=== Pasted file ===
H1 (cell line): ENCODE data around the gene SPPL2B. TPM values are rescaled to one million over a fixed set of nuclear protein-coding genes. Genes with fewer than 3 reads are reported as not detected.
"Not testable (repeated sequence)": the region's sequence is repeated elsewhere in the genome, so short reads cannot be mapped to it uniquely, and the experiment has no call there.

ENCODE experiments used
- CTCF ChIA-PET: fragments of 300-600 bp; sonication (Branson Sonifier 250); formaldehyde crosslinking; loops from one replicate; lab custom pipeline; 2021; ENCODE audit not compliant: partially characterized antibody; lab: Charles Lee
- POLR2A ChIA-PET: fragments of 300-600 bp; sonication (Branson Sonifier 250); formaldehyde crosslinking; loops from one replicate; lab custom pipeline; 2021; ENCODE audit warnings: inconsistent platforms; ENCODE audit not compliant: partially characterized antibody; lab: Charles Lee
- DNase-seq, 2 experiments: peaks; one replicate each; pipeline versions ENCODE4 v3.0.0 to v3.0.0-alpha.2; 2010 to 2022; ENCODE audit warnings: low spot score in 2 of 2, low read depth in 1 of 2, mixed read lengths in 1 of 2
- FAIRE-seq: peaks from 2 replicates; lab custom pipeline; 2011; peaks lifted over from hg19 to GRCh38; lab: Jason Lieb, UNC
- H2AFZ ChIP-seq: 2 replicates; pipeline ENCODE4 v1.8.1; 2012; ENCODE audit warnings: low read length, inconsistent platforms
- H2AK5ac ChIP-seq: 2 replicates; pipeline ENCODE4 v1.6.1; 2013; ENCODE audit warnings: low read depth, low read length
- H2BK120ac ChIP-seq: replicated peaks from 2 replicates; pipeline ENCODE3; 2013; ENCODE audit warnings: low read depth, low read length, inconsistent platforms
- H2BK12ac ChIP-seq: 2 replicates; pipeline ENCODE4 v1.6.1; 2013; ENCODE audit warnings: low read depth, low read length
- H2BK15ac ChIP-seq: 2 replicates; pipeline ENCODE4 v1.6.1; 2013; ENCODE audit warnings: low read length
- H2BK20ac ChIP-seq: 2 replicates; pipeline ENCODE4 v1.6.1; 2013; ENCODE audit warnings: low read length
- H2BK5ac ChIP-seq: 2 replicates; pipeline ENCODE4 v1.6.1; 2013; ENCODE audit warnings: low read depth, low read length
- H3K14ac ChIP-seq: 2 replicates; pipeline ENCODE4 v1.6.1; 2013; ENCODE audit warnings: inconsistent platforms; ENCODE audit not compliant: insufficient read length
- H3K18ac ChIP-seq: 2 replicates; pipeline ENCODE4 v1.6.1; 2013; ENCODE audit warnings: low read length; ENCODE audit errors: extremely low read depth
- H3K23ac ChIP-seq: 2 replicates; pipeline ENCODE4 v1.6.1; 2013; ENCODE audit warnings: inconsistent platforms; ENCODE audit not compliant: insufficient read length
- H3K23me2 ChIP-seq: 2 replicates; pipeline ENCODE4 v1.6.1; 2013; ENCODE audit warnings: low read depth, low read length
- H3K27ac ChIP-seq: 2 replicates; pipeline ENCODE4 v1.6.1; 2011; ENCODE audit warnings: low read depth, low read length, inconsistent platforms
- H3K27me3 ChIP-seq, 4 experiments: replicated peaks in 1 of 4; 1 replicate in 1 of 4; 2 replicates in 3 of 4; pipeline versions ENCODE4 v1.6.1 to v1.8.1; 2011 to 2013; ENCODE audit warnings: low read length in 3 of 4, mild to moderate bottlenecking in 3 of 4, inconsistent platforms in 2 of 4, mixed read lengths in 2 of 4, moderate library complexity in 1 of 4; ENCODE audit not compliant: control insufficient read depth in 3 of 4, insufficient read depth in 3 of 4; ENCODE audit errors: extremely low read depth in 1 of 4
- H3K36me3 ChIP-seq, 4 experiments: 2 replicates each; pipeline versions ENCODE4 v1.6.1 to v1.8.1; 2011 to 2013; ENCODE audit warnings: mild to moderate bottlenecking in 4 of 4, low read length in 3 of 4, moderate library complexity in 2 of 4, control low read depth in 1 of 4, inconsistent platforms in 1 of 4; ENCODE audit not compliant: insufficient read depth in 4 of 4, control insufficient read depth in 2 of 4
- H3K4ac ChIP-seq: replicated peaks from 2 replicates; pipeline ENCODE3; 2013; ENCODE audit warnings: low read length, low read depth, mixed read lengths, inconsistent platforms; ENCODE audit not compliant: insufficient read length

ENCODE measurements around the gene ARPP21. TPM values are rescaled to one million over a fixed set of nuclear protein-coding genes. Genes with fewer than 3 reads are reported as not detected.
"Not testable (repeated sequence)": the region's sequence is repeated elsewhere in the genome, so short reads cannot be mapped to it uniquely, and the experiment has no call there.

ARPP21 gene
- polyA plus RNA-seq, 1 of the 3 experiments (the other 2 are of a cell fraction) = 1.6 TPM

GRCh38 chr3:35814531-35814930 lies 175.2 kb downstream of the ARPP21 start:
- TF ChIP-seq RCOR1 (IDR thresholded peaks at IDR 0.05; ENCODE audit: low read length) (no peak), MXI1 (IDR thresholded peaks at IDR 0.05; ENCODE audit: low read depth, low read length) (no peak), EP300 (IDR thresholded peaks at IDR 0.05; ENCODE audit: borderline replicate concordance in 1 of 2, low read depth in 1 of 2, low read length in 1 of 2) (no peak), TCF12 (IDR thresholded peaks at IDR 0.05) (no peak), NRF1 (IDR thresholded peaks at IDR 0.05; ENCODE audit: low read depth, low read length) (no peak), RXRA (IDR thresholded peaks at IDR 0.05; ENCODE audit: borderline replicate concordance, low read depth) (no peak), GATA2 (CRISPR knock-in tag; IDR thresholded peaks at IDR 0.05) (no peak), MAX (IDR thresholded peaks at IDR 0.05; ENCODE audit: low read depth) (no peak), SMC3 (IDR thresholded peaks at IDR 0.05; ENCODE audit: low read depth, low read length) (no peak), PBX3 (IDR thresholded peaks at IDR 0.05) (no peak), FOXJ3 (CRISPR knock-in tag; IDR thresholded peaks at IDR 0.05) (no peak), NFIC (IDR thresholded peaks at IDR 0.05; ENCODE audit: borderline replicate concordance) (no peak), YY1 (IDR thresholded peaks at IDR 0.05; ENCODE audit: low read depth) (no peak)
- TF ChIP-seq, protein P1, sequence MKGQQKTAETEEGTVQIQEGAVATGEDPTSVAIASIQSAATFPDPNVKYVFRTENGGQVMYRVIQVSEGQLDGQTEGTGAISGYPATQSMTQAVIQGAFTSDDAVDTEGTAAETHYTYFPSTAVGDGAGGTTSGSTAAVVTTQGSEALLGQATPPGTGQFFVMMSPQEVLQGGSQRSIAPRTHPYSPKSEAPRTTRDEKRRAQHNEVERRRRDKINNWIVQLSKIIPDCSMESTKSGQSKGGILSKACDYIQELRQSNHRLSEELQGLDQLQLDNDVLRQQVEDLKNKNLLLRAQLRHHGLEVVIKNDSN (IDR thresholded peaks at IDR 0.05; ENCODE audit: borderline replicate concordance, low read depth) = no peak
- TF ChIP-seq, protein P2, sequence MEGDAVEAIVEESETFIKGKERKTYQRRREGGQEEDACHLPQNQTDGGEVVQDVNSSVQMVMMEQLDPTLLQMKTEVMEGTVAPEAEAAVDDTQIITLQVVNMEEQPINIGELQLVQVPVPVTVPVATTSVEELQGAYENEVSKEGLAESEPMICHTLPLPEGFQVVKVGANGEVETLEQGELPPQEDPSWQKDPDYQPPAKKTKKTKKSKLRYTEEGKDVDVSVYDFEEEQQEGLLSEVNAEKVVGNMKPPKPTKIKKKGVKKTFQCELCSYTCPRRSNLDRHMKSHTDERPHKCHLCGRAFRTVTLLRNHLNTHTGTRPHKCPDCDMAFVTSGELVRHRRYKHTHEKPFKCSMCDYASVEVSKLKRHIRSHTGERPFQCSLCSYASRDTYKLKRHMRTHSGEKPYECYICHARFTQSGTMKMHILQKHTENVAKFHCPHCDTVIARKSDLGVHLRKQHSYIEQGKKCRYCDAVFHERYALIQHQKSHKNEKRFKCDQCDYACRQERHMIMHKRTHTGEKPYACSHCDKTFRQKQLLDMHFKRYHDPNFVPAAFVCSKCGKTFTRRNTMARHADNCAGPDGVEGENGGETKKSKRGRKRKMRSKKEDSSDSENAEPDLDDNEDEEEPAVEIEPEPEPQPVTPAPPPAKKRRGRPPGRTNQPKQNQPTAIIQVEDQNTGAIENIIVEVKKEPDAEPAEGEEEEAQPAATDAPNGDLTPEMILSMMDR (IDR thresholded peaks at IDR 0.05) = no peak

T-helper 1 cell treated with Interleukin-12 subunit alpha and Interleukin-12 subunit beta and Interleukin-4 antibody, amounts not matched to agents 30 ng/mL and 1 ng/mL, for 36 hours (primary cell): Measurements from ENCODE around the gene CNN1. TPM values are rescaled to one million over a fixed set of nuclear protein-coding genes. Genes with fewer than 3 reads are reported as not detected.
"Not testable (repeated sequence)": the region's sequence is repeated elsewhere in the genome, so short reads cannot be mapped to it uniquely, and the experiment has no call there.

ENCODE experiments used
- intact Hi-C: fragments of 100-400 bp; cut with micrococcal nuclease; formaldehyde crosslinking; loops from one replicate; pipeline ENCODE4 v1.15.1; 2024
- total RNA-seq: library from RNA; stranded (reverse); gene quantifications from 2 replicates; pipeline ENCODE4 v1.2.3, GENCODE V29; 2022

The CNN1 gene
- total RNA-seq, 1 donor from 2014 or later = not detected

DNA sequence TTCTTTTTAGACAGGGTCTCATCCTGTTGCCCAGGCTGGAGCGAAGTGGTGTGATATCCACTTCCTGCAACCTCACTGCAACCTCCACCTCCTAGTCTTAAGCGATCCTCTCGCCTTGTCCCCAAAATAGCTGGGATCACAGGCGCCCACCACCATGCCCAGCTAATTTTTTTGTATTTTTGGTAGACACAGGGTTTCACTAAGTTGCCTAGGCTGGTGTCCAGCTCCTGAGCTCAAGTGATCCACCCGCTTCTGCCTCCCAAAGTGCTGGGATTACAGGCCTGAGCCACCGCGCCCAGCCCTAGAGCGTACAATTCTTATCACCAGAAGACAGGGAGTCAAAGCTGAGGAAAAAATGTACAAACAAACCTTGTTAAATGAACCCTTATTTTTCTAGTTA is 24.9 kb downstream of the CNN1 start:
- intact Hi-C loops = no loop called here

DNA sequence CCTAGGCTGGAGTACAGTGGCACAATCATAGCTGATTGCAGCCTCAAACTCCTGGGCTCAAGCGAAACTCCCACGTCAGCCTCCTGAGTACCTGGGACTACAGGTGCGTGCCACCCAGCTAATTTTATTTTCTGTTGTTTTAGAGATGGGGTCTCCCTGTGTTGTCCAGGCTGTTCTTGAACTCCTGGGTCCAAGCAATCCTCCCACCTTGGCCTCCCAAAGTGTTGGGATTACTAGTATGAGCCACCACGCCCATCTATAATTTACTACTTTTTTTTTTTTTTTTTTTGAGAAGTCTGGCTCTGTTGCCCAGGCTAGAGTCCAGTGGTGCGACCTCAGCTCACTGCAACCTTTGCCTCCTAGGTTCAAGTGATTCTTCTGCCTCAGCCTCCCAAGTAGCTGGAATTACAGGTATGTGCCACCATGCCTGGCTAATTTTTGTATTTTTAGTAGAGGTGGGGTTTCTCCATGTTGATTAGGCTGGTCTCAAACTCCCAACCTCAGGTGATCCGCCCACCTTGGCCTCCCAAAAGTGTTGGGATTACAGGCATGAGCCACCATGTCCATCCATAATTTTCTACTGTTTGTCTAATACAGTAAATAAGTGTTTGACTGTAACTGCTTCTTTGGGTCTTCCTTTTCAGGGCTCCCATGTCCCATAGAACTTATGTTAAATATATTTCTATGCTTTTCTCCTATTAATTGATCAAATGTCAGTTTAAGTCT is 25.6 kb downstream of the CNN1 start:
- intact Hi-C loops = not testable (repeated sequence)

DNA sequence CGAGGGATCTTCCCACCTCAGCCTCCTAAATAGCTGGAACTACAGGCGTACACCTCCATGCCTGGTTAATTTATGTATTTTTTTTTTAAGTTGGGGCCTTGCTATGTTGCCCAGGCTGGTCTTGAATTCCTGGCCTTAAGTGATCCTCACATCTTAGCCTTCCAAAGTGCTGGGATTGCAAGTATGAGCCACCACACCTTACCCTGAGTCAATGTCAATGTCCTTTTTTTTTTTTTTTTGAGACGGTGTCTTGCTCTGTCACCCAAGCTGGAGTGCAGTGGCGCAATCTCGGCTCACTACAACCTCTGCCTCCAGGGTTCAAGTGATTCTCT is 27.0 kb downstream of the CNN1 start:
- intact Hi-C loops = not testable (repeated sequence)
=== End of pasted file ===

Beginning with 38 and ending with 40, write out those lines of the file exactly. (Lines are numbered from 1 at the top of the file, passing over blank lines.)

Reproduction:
DNA sequence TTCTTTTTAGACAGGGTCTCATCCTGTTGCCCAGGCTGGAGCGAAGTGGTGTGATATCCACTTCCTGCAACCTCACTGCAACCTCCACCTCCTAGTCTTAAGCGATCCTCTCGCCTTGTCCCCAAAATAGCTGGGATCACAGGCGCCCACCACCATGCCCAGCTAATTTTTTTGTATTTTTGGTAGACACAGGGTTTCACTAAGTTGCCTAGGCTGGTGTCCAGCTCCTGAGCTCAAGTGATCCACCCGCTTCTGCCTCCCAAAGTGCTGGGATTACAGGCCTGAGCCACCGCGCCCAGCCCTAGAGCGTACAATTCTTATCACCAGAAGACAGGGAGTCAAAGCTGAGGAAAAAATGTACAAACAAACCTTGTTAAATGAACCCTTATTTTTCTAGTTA is 24.9 kb downstream of the CNN1 start:
- intact Hi-C loops = no loop called here

DNA sequence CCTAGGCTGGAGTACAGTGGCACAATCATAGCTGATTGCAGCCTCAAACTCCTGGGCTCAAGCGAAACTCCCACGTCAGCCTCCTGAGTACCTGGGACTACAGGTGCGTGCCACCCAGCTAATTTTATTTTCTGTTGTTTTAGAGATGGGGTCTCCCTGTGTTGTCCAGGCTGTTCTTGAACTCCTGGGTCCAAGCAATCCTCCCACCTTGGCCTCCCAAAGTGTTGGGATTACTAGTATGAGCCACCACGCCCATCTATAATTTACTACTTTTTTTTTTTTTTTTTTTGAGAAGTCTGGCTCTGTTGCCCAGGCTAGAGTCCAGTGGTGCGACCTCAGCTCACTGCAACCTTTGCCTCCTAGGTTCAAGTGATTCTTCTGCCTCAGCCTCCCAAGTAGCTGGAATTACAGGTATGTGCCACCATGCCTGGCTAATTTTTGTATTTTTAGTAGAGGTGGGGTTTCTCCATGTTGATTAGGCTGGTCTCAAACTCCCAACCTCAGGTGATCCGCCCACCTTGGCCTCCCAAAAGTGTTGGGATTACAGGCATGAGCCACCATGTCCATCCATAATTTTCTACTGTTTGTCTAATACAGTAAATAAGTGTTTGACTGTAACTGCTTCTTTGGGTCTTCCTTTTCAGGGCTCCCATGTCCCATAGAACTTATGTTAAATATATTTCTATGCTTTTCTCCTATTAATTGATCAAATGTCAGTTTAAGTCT is 25.6 kb downstream of the CNN1 start: